I’m a bit late to the party reviewing Shrek Forever After, as I’ve never had less desire to see a sequel to a movie I once liked, but when my little cousins came to town, they wanted to see a fat ogre and a talking donkey instead of Jackie Chan in a mustache teaching a little girl karate. Yes, they legitimately thought Jaden Smith was a girl.
And so I suited up for another installment in this franchise that really should have never been a franchise. The first film was fun and fresh, and turned the Disney fairytale genre effectively on its head. But the movies since then? They’ been watchable, but hardly brought anything new to the table, and after Shrek defeated all evil and popped out a bunch of little ogre babies, we imagined his tale had finally drawn to a close.
But alas, as Shrek continues to be massively profitable, his story suspiciously gets a little longer, and in Shrek Forever After, the writers know they’ve backed themselves into a corner with the third film, so they decided to throw in the towel and wipe the slate clean with a “Universe X” plotline, something that’s been tried and true for decades since It’s a Wonderful Life made everyone break down in tears.
There’s a surprising amount of ogre sexual harassment in this movie.
Shrek gets tired of having family and friends who love him and are sometimes slightly annoying, and he wants to go back to being the vicious ogre villagers once feared. In order to snag a vacation, he signs a magical contract with the unscrupulous Rumplestiltskin (we’re really scraping the bottom of the fairy tale bin now), where he’ll get to be a mean ogre for a day once again, so long as Shrek gives him a day in return.
Well, Rumplestiltskin (if I’m spelling this wrong, I honestly don’t care) takes the day Shrek was born, and the green giant spawns into a universe where he never existed. As it turns out, the fairy tale equivalent of Hitler being president is Rumplestiltskin being king, and ogres are now hunted down for trying to form a resistance against him and his army of witches.
With Shrek never existing, Fiona was forced to bust herself out of her tower prison and is now leading the resistance as a green female ogre version of William Wallace, complete with kilt and booming rhetoric. Shrek reads the fine print on his contract, and discovers he can undo all this if he finds “true love’s kiss” which apparently solves everything in fairy tales (and even parodies of fairy tales). He has 24 hours to get it done, but since he’s spent all day scaring random villagers before he knew anything was amiss, he really only has about eight, a tough prospect considering Fiona has literally no idea who he is.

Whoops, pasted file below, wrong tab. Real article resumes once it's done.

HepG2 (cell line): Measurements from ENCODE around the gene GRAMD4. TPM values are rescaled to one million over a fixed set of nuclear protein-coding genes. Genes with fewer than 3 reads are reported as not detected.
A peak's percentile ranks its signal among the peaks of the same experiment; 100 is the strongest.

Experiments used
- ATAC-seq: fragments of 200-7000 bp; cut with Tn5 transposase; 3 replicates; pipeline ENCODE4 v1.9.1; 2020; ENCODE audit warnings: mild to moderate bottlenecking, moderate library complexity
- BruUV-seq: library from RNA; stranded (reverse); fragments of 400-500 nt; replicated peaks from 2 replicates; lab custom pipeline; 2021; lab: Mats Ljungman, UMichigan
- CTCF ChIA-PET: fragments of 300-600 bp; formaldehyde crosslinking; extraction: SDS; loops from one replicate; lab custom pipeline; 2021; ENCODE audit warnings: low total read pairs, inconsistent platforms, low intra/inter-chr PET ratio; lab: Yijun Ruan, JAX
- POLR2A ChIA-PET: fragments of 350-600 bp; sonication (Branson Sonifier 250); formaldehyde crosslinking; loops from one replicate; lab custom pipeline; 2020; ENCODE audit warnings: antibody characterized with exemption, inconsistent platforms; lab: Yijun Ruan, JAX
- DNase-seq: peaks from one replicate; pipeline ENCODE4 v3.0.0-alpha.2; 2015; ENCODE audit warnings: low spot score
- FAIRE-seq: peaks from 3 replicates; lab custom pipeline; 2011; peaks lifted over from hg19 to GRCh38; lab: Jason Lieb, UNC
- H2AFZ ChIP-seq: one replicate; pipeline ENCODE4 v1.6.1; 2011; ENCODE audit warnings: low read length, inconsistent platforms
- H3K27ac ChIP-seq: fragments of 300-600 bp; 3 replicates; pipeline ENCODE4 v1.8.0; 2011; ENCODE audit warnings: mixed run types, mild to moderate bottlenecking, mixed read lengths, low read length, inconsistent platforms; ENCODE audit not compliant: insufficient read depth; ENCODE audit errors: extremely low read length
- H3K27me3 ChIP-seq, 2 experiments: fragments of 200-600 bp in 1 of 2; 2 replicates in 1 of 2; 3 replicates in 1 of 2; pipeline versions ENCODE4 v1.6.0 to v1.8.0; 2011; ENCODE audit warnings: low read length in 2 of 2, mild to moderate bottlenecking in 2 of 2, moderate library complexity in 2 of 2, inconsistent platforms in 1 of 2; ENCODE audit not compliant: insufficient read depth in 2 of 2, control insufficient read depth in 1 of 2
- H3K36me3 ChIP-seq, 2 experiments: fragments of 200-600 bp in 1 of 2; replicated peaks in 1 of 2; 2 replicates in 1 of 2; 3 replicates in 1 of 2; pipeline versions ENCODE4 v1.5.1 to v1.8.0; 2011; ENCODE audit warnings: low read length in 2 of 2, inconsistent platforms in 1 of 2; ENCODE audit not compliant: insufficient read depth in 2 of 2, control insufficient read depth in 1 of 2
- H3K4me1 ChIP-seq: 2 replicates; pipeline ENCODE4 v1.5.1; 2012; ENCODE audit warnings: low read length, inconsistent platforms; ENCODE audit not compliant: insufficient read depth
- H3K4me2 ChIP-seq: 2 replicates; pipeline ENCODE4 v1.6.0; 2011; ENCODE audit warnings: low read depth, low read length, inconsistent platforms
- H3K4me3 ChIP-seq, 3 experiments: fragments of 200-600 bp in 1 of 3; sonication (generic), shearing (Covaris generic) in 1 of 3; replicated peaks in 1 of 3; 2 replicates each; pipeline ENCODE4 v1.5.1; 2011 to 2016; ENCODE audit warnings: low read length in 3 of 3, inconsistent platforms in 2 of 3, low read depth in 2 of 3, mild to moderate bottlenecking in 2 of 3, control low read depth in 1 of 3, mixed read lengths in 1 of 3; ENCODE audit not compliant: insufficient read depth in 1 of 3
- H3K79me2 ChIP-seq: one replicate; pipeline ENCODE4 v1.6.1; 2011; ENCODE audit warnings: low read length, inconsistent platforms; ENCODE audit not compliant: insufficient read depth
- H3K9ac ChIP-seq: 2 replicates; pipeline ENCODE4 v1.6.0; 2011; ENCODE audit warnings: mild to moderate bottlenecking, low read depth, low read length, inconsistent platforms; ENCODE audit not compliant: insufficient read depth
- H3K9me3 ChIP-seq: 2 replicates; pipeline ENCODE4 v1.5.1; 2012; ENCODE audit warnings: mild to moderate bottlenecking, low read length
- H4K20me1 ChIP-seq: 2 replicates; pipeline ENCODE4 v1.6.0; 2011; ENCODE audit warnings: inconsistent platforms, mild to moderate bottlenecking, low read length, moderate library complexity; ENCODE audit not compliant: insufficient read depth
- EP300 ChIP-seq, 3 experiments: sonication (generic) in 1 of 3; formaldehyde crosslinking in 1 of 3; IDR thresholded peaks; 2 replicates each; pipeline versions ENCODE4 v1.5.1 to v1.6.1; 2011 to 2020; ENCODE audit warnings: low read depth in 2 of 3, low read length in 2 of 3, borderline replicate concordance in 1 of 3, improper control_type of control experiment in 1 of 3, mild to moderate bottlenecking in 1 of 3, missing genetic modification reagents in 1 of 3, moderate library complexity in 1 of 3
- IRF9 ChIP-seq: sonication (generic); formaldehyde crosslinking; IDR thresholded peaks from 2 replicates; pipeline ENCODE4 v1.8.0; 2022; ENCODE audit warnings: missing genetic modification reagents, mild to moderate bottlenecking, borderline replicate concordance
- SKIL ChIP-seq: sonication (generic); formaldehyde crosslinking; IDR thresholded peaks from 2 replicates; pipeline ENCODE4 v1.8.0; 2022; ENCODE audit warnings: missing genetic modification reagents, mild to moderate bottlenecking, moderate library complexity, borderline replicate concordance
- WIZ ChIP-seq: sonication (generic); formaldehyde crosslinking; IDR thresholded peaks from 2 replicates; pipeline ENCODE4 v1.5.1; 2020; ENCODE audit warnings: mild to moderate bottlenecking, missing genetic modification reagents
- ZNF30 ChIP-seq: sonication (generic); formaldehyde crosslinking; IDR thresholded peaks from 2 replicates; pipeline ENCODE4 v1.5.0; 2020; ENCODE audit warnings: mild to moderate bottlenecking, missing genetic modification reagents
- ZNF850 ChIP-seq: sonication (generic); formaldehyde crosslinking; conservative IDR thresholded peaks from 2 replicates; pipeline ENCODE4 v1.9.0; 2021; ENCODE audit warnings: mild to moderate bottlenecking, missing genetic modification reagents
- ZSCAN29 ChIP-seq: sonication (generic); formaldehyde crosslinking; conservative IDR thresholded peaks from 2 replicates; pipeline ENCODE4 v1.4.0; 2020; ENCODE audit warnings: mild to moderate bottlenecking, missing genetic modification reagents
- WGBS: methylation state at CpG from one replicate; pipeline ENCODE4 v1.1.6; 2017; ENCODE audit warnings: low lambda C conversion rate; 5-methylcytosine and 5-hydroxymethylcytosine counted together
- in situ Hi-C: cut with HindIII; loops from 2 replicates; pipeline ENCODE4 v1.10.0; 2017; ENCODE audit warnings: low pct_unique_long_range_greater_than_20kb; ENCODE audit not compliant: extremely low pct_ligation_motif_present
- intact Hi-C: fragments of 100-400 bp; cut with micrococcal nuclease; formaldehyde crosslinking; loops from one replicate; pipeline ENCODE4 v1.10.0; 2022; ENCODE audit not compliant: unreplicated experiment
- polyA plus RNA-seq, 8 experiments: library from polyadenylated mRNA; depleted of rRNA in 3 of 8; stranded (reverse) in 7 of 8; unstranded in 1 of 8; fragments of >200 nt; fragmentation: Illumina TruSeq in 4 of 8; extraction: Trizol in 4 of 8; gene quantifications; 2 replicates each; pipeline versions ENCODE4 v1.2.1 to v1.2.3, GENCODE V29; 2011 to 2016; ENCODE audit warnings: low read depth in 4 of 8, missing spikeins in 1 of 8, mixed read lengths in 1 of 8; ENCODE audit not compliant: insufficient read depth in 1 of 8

I actually would see a Puss in Boots spinoff movie (which is coming).
It’s a fun gag to see what all the fairy tale creatures are up to in this fairy tale version of the apocalypse. The Gingerbread Man is in gladiator fights against animal crackers in the town square, Pinnocchio is signing away his soul to become a real boy and Puss in Boots has become morbidly obese, and has given up his sword and cap in favor of unlimited amounts of cream and chimichangas.
There are a few good chuckles in the film, but nothing really more than a chuckle. Shrek movies are never offensively bad, but the style doesn’t lend itself for prolonged exposure and by the fourth movie, most of the jokes have worn thin. My cousins liked it, naturally, and I suppose that’s why these movies keep getting made. But something that entertains a four year old isn’t necessarily a good film. They were also going nuts over the preview for Cats and Dogs: The Revenge of Kitty Galore.
Kids’ movies don’t have to be just for kids, but with Shrek all it seems that’s left are a few fart jokes and some heavy handed moral messages that keep getting simpler and less profound over time (appreciate what you have, being the latest). Yes, it’s a satisfying arc throughout the film I suppose, but instantly forgettable when it’s over, much like how I can’t recall any plot details of the last two sequels in the series. Hopefully now Shrek has some assurance he made the correct life choices, and will now actually rest in peace, but with Forever After at $300M worldwide already, I have a hard time believing that will be the case. Don’t people know by now ogres just want to be left alone?
2.5 out of 5 stars
I will applaud this film for not trying to overdose on celebrity voice cameos (Rumplestiltskin is someone you’ve never heard of), but that is Jon Hamm and Craig Robinson on the left and middle there.